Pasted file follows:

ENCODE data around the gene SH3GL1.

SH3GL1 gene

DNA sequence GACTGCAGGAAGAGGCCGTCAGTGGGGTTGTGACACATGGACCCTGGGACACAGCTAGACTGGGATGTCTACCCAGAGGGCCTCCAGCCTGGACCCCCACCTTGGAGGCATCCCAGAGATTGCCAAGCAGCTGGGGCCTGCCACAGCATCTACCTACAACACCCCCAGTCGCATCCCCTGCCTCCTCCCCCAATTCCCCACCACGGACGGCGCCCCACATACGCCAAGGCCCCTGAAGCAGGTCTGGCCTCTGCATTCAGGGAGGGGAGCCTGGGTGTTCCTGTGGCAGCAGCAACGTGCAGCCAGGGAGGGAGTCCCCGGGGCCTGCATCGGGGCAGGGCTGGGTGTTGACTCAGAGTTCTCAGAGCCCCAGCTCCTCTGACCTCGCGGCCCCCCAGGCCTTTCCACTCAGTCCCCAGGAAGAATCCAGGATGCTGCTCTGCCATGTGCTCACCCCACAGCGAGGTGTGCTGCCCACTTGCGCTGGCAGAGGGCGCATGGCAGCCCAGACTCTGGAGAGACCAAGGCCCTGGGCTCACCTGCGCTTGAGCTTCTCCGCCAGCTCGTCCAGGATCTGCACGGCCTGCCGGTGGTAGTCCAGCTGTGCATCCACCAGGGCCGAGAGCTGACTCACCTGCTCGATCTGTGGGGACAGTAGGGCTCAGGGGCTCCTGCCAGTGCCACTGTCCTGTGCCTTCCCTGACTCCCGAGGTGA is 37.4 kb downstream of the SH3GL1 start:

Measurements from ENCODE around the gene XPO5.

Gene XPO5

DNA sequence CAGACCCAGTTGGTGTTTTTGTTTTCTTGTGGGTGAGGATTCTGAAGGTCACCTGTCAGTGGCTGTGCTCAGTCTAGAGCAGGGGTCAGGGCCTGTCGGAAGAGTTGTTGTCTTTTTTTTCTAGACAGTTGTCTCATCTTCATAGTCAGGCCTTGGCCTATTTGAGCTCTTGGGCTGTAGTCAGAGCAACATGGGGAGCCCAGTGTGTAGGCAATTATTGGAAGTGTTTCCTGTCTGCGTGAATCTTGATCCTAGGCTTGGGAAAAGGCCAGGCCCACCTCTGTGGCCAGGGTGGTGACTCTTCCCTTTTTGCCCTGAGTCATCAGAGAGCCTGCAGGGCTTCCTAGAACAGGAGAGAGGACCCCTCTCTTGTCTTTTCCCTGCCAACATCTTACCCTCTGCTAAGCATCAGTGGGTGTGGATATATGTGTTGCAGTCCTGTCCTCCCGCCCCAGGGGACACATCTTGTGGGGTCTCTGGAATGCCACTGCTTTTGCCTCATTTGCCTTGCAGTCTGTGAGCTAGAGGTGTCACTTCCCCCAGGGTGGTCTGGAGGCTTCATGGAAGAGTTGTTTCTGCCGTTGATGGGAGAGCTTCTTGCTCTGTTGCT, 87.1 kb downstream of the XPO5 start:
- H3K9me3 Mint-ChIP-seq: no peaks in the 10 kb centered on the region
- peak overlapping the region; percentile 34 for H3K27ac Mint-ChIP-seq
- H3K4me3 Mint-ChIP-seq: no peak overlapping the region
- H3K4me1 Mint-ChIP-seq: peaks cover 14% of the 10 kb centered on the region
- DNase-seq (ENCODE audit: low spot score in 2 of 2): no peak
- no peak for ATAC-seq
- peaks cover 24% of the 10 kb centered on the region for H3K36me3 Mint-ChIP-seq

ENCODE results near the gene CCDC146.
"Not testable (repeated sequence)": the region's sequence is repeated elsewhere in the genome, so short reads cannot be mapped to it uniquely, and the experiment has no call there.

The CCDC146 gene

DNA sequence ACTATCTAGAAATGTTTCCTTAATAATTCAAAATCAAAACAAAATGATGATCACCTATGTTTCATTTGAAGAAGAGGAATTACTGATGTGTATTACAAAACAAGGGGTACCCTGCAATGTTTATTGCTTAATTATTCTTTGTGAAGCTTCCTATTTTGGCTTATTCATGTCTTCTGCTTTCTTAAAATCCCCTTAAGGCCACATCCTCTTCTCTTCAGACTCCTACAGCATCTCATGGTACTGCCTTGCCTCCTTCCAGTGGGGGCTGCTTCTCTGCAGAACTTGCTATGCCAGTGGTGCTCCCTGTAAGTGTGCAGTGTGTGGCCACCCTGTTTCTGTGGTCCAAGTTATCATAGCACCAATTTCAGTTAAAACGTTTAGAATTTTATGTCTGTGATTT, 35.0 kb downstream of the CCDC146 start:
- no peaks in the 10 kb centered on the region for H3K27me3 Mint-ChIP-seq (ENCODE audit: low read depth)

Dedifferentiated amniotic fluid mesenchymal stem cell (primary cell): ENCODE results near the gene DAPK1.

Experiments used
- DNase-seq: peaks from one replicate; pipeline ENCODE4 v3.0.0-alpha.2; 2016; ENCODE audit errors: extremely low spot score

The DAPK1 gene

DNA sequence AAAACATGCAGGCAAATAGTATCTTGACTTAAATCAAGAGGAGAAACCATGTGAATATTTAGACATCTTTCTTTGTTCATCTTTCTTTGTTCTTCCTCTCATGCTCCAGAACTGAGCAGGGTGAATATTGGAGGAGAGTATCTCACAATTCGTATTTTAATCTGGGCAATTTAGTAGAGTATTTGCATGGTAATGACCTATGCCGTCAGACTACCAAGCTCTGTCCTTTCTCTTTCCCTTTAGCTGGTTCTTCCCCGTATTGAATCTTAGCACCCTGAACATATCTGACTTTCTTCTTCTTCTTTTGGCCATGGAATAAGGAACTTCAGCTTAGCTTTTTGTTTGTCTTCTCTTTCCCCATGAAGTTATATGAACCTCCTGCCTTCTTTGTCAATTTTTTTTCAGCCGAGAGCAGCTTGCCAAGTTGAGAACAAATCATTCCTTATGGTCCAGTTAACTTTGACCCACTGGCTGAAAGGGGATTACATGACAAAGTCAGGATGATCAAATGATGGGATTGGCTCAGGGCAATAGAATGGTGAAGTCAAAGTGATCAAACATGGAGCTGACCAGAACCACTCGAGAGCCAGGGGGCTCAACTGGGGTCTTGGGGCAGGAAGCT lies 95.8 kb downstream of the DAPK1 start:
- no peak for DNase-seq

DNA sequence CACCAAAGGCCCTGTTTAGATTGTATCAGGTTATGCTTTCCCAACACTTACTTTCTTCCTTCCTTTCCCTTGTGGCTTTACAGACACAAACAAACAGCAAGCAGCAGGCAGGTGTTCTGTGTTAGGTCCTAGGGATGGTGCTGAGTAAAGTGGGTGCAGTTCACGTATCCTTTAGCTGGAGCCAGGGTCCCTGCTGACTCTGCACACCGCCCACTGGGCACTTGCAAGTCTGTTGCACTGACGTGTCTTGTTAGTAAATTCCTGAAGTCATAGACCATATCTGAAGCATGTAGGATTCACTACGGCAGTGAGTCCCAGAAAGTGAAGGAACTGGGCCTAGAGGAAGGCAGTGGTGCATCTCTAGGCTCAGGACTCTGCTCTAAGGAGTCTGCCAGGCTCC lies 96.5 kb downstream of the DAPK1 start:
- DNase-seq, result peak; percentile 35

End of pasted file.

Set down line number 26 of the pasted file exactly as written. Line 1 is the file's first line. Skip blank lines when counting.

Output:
- DNase-seq, result peak; percentile 35